Physicists study fast-moving electrons in graphene as a model laboratory for massless particles
A team of physicists from Europe and South Africa showed that electrons moving randomly in graphene can mimic the dynamics of particles such as cosmic rays, despite travelling at a fraction of their speed, in a paper about to be published in EPJ B.
Andrey Pototsky and colleagues made use of their knowledge of graphene, which is made of a carbon layer, one atom thick, and packed in a honeycomb lattice pattern. In such material the interaction of electrons with atoms changes the effective mass of the electrons. As a result, the energy of electrons in graphene becomes similar to the photon energy.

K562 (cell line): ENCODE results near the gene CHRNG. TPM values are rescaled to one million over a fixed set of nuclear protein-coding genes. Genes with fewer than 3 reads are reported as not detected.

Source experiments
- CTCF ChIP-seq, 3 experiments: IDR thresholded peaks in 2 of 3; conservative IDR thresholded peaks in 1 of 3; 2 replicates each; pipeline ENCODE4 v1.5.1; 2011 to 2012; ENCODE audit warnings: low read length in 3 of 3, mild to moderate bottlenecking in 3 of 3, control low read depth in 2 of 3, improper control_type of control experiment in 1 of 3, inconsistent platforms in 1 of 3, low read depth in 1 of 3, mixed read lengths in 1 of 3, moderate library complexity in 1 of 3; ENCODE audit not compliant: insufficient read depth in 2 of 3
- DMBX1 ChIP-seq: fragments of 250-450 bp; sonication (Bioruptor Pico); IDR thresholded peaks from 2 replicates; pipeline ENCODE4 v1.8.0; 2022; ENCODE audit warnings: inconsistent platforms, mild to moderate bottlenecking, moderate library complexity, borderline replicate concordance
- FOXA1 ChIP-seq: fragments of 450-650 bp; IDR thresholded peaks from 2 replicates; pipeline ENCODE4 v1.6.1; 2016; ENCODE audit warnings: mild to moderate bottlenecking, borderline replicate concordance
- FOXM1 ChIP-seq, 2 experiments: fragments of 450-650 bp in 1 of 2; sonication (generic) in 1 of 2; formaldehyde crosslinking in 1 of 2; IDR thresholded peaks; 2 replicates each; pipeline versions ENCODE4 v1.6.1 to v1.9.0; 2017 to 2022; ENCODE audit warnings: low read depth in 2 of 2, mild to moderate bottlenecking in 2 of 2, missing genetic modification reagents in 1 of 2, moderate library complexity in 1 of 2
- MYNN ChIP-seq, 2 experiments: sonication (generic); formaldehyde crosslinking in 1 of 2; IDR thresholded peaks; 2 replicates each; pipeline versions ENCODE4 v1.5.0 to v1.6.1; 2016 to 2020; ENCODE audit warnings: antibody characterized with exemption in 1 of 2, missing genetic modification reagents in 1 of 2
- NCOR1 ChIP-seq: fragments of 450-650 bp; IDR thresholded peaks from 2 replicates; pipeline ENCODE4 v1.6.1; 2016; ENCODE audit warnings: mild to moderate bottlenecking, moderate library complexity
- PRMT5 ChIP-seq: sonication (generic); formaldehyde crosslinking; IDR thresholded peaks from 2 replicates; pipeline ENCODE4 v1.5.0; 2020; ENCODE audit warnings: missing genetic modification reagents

Therefore, electrons in graphene can be regarded as behaving like cosmic rays, which belong to a family known as ultra-relativistic particles, even though their actual velocity is one hundred times lower than the speed of light.
The authors employed the classical equations used to describe random motion—so-called Brownian motion—to study the dynamics of electrons within the confines of their graphene mini-laboratory. They considered different graphene chip geometries and subjected them to changing conditions that affect the way these electrons diffuse through the material, such as temperature and electric field strength.
Going one step further, the authors were able to rectify electron fluctuations and to control the electron motion itself, from an unusual chaotic type of motion to a periodic movement, by varying the electric field.
Future work would experimentally demonstrate how variation of the temperature can be used positively to enhance the performance of graphene chips by gaining a greater control over electron transport. Such graphene mini-labs could also ultimately help us to understand the dynamics of matter and anti-matter in cosmic rays.